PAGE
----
Pumps manufacturer Grundfos announced the launch of its ‘Who Runs the Water That Runs America’ initiative last month, which was created to help water and wastewater utilities raise public awareness of the many challenges in the water sector.
The initiative seeks to celebrate the professionals behind the scenes who keep the water flowing in the US.
“Our goal is to bring the heroes of the water and wastewater utilities to the forefront and help them with their public communication,” says Grundfos water utility sales VP Robert Montenegro.
He notes that by providing water utility companies with easy-to-use tools to communicate with the public, Grundfos hopes to help achieve that goal.
“I think that most Americans, when asked ‘where does water come from’ would say that it comes from the kitchen faucet. Very few people pay notice to how the water gets there. People don’t think about the process, mounting cost or the water delivery network that makes this resource possible,” explains Grundfos group president and CEO Mads Nipper.
Moreover, he notes that it is the local municipal water workers who are the “true hidden heroes” in this water cycle.
Meanwhile, Grundfos explains that water utilities across the US want to change the way Americans think about water.
“In fact, according to American Water Works Association’s 2016 State of the Industry Report, communicating with the public is one of the top three concerns of water utility professionals,” says the company.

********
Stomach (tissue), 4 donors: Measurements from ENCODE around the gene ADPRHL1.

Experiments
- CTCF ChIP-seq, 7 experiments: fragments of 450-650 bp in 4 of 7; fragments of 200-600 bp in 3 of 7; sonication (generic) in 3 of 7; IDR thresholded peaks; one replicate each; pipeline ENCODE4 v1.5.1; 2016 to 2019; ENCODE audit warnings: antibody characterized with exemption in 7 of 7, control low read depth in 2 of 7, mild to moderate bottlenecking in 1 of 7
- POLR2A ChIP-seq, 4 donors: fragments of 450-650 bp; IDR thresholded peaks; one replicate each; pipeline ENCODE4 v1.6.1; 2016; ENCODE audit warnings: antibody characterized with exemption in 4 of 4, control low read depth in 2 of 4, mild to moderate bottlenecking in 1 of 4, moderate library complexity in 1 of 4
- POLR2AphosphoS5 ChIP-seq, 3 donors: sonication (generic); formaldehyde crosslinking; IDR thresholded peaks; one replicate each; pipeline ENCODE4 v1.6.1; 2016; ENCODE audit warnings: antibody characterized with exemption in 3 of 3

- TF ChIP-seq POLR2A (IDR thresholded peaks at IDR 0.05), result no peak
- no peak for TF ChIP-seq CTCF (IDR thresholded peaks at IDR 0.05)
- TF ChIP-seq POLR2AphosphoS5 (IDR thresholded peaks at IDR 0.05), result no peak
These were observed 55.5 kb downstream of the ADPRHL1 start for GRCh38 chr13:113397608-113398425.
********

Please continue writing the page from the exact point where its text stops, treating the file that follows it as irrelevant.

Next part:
Grundfos wishes to help water and wastewater utilities in this outreach effort by offering digital resources that will allow individual utilities to create messaging appropriate for their local audiences, using key elements such as a customisable ‘Who Runs the Water That Runs America’ video.
“Water utilities can tailor this video to their individual service areas by adding specific utility information and photos. This short video celebrates the value of water and water utility workers,” the company states.
The initiative website, whorunsthewater.com, offers consumers a chance to learn about the water life cycle and water use, Grundfos notes, adding that the site also offers an interactive water footprint calculator, a map of water prices across the country and water-saving tips.
Other key elements also include social media and website content that utilities can make use of, posters and downloadable newsletters to help target local utility customers.
“As a leader in the field for over 70 years, Grundfos understands this initiative serves a greater purpose,” the company states, adding that Grundfos is a water solution provider and pumps producer, but that the company can do also do a lot more.
“We feel that we have a great stake in the obligation of sharing the story about the importance of the water sector and the importance of the work that the water utilities do,” Nipper concludes.